Three Summers is set at the fictional folk music festival called ‘Westival’. There are a range of quirky Australian characters, but the story centres on two Westival regulars. Over three years Keevey (a feisty Irish violinist) gets to know Roland (the socially stunted Theremin player). Will they be able to make beautiful music together?
RATED: Three Summers is rated M for Coarse Language
AUDIENCE: Aimed at those who appreciate kitsch Australian comedies like The Dish and Strictly Ballroom
WHAT’S GOOD: It has a great deal of Australian talent – Michael Caton from The Castle, Magda Szubanksi from Babe, Deborah Mailman from The Sapphires and Peter Rowsthorn from Kath & Kim to name a few.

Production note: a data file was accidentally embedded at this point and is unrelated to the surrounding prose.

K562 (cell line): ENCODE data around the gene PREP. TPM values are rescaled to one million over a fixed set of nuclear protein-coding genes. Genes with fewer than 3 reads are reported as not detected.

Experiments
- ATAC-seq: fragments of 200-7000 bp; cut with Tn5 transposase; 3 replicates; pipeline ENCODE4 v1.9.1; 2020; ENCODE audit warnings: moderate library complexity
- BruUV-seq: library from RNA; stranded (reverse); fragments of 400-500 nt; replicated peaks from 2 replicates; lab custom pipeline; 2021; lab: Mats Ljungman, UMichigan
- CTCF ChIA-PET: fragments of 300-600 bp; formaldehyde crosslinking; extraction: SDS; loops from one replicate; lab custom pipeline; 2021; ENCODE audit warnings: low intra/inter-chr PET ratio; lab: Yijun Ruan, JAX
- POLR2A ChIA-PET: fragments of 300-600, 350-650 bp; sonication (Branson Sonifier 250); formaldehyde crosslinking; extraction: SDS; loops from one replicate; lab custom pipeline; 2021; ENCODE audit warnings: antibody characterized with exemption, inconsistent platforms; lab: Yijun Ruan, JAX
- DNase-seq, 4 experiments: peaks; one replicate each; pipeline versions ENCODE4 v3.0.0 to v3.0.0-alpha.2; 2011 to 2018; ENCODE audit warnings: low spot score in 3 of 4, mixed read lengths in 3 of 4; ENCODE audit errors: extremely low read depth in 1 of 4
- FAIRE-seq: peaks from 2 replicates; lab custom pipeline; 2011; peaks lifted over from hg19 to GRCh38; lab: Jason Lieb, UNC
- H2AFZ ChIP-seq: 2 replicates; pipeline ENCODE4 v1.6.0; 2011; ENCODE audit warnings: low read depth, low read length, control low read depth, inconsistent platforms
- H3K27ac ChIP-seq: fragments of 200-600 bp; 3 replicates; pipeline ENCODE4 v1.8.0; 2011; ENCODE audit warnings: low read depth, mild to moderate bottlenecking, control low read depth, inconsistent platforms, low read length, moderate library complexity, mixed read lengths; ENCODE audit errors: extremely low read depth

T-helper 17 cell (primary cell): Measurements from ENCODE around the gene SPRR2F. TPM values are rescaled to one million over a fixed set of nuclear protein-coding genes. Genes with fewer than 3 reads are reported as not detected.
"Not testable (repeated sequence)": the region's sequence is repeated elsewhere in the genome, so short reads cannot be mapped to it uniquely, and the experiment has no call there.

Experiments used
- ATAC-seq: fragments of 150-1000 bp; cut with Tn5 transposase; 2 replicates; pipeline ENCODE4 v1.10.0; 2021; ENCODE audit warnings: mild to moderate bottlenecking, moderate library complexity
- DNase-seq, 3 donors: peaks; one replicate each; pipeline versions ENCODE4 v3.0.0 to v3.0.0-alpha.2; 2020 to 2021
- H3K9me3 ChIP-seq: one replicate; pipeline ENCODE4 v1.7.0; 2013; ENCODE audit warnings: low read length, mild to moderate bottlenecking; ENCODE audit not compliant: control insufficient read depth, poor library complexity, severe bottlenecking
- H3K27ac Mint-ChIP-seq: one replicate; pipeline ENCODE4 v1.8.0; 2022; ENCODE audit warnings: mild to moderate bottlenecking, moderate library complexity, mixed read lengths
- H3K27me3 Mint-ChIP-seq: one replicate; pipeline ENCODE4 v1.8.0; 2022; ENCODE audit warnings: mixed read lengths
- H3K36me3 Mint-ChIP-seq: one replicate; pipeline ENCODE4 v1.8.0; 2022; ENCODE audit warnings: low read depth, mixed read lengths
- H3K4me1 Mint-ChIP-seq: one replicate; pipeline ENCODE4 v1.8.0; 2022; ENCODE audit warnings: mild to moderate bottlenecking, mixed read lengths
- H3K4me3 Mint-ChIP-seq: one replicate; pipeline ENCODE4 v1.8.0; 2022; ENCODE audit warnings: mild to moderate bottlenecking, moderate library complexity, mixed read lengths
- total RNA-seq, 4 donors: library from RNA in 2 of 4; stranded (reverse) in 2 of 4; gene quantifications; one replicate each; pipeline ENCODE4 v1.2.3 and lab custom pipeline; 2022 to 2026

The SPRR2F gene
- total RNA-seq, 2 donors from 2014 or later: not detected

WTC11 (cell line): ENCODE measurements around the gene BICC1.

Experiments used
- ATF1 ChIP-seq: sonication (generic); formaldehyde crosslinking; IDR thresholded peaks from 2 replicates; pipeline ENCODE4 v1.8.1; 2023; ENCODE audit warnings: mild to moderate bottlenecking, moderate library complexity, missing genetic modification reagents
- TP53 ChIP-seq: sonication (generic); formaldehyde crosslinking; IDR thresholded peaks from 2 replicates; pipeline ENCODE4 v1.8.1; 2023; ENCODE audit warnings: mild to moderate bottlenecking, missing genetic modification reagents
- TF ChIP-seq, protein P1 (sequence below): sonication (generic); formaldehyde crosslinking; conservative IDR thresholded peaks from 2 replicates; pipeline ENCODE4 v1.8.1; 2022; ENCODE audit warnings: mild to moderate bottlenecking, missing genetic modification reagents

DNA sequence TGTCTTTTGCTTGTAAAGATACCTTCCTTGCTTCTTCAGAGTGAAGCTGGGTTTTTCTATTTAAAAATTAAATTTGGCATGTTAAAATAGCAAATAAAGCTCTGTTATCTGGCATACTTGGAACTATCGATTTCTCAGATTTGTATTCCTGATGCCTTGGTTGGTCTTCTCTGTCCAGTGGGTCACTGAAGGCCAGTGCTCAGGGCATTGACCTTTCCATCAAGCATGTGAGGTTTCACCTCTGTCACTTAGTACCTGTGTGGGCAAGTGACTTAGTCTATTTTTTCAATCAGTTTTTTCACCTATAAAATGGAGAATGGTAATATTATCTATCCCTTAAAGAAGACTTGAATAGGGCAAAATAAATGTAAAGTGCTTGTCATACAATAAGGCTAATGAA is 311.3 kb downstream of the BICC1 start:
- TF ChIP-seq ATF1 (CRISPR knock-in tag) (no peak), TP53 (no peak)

WHAT’S NOT: They’re hardly used. Instead, writer/director Ben Elton has overburdened the film with well-meaning mentions and statements about a dozen social issues – constitutional reform, Aboriginal land rights, alcoholism within families, the dangers of sex-Apps, British child migration, illegal immigrants – that the humour is constantly undercut and the love story virtually swamped.
SPIRITUALLY SPEAKING: The answer offered at the end of the film is pure sophism – a statement that sounds wise, but ultimately means nothing: ‘Unless we start listening to each other’s stories we won’t begin to understand our own.’ They might have done better with Jesus’ revolutionary and easily understood: ‘Treat others the way you’d like to be treated yourself.’
RELEASE DATE: Three Summers will be available in cinemas November 2